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Theodore Dalrymple profiles a notable NZ murderer

  • July 11th, 2018

Theodore Dalrymple in City Journal concentrates on a New Zealand born murderer in his reflection on the evolution in our criminal justice system, discerned from a quiet evening’s reading of Notable British Trials.

He observes that for roughly 200 years, trial transcripts were popular, if not the favorite, reading material in the English-speaking world?especially in Britain. He describes them “as complete an inventory of human depravity as has ever been assembled.”

John Donald Merrett’s brilliant defense counsel, Craigie Aitchison got a Scottish jury to declare the charge of murder “not proven” after Merrett shot his mother in the head when she discovered he had been forging cheques on her account.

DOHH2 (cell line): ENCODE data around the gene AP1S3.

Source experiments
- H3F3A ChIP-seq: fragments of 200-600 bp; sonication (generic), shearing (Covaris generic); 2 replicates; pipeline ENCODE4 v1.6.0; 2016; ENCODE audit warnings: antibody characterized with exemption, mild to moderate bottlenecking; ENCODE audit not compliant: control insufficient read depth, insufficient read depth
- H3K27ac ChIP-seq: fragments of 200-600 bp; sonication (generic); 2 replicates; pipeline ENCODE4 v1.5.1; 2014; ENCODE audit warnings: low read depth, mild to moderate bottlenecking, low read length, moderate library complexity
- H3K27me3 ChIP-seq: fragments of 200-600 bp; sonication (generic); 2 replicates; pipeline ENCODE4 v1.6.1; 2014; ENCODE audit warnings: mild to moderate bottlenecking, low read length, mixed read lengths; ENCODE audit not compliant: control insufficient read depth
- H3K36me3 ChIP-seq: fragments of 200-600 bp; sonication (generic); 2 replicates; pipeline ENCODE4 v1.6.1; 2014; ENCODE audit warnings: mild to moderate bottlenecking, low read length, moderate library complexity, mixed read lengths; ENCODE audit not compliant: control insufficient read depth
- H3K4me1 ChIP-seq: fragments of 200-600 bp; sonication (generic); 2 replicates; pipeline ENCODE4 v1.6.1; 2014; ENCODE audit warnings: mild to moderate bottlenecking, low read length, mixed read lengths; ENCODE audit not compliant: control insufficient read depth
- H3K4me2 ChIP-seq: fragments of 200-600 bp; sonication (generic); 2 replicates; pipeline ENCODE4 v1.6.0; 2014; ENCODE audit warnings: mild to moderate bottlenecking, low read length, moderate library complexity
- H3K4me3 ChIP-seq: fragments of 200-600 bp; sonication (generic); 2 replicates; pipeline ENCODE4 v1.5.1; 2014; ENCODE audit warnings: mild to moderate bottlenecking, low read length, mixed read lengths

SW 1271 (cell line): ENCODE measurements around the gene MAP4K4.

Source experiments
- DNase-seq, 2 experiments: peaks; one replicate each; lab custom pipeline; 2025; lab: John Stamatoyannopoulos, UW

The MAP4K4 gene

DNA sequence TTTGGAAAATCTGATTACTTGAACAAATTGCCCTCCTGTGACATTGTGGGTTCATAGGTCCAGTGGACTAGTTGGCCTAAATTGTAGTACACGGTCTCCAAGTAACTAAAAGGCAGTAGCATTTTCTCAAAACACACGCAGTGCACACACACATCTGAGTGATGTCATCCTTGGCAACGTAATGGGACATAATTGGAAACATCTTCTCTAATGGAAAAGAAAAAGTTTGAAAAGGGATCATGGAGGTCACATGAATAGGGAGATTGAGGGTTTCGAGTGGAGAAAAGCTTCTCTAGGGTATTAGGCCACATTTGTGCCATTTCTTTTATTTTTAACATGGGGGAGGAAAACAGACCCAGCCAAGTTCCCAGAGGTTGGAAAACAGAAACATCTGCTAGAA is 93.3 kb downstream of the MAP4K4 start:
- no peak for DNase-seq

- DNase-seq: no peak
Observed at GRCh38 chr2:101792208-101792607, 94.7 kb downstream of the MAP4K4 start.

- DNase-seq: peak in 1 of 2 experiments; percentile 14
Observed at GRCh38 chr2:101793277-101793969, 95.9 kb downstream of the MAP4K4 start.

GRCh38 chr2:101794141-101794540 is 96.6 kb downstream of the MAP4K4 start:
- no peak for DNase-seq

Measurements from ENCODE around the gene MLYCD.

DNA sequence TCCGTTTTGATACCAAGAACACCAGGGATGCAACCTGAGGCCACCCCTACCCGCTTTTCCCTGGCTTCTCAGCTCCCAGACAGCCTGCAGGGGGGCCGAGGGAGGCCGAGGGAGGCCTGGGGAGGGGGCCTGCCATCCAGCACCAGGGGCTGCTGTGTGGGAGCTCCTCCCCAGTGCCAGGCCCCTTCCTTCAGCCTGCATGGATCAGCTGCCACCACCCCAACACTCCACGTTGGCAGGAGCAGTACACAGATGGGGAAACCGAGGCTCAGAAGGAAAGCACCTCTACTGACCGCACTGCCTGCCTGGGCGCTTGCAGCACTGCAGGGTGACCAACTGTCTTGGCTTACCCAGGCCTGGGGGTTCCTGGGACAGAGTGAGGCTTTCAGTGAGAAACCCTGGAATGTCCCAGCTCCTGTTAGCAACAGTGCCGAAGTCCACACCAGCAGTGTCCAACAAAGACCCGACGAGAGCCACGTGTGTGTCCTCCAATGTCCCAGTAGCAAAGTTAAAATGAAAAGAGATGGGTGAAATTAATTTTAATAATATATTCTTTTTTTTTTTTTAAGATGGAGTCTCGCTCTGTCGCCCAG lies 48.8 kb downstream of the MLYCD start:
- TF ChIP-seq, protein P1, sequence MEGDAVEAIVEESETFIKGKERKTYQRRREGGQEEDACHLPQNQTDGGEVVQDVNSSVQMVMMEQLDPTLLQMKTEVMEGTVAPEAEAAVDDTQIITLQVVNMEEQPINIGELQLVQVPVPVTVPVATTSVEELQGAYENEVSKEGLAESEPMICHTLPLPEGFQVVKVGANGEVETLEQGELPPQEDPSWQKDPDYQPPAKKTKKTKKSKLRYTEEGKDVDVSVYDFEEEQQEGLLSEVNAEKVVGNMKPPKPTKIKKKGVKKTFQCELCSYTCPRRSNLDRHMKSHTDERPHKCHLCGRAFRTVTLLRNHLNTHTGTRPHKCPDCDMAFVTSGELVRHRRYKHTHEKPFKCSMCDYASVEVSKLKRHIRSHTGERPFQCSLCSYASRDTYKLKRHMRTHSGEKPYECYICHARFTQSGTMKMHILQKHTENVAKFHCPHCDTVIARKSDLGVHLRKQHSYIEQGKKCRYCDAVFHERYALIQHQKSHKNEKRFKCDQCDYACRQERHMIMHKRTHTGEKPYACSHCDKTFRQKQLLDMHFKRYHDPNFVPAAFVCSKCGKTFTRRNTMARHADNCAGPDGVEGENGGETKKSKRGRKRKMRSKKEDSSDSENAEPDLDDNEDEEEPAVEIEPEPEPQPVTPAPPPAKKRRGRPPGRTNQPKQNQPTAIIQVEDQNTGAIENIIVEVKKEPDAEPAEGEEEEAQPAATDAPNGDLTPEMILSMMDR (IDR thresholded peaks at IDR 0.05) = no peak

Dalrymple quotes from Aitchison’s final address to the jury: ?I will say only this to you, as one who has been much and intimately in contact with him in these last few days. . . . Send him out from the Court-room this afternoon a free man with a clean bill, and, as far as I can judge, he will never dishonour your verdict.?

Twenty eight years later Merrett killed his estranged and fearful wife, and his mother-in-law, after a life of typically psychopathic financial crime, indifference to danger ( he became a war hero, including to the men he lead) and risk taking with others’ money.

Not the first or the last time that brilliant counsel have fallen for the evil genius of psychopathic criminal clients.

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